Water is essential for life, but where does it come from? Read on and learn that a significant amount is inherited from the interstellar medium.
Habitable zone estimations take the climate regulation of the carbon cycle into account. But are we drawing the edges of the habitable zone too wide?
We have one canonical idea of what life looks like on Earth: nitrogen, water, carbon dioxide. But would this be true on another world? When looking for life in the atmospheres of exoplanets, we might want to consider searching for something completely different.
Asteroids and volcanoes are familiar harbingers of global doom. But what about Gamma Ray Bursts? Is another doomsday lurking?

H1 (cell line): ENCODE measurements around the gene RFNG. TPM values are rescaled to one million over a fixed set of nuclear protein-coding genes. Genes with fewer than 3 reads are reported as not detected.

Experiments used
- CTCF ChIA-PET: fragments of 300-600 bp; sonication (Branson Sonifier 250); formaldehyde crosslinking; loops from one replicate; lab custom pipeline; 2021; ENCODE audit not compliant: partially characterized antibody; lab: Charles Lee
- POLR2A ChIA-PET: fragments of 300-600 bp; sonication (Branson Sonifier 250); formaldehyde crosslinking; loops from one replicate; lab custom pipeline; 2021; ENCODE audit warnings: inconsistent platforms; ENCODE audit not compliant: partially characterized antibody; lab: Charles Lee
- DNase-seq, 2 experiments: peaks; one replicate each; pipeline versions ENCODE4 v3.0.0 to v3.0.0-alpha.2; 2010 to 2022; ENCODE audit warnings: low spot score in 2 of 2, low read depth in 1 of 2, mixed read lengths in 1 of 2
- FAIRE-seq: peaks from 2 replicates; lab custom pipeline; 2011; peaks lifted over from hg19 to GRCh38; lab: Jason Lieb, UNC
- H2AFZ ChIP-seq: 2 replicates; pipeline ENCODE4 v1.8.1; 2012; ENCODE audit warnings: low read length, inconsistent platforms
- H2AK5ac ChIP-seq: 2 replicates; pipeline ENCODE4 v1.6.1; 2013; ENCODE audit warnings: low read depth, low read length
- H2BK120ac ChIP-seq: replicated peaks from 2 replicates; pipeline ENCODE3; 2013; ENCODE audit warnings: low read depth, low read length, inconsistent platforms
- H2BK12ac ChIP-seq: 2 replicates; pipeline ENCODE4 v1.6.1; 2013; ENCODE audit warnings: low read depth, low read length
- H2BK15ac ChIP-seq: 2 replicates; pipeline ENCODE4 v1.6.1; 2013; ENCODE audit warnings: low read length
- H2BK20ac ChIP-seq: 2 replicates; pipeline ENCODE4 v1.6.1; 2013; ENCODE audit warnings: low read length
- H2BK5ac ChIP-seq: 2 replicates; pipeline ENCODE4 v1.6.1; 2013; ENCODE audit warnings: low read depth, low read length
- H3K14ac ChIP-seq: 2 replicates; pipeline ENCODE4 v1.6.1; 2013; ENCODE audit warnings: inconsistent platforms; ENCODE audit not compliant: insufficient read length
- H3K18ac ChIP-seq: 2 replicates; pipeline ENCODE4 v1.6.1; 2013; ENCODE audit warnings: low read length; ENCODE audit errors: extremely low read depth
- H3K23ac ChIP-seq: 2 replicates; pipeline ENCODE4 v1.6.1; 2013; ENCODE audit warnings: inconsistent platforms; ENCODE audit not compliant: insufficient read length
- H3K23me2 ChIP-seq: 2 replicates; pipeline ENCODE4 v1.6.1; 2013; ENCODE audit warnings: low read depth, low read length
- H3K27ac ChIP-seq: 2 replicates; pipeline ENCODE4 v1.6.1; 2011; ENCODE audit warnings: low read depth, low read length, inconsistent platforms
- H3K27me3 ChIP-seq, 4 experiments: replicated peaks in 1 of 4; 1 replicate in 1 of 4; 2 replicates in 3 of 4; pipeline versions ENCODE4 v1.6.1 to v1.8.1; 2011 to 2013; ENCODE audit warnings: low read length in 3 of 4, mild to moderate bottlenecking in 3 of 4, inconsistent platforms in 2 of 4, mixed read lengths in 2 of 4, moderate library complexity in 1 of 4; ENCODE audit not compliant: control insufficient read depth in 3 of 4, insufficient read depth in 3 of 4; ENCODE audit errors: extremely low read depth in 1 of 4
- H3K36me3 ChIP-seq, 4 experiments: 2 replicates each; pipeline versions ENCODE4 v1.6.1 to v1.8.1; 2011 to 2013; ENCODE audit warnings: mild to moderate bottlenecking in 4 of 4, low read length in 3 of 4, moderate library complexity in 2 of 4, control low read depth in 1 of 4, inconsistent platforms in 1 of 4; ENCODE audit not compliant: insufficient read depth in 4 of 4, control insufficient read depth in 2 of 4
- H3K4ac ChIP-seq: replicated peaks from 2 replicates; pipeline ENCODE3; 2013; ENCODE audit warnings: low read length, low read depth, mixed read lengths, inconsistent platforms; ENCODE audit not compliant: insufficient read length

Today’s paper proposes a detection method for technologically advanced life that goes beyond the usual SETI signals: looking at exoplanet atmospheres not just for the presence of life in general, but for the chemical signatures of intelligent life.
New Horizons will arrive at Pluto in mid-2015. Images of ancient tectonic features on its surface may provide evidence for the existence of an ancient, subsurface ocean.
Exoplanets with moons could mimic alien life-signs.
Planets orbiting close to type-M dwarf stars are in the habitable zone, but if their orbits are in a 3:2 spin resonance, do their long, strange days and nights have a chance of supporting photosynthetic life?
In search of a good origin story for the building blocks of life, the authors of this paper have set their sights higher. Literally higher, to exoplanets’ skies.
Can life spread from Earth to the moons of Jupiter and Saturn on rock ejected from meteoroid collisions? The authors of this paper start on answering this question by asking if ejected material from Earth can even reach the gas giants’ moons. The answer is yes, so it’s possible that microbial Earthlings have already traveled a lot farther than human ones.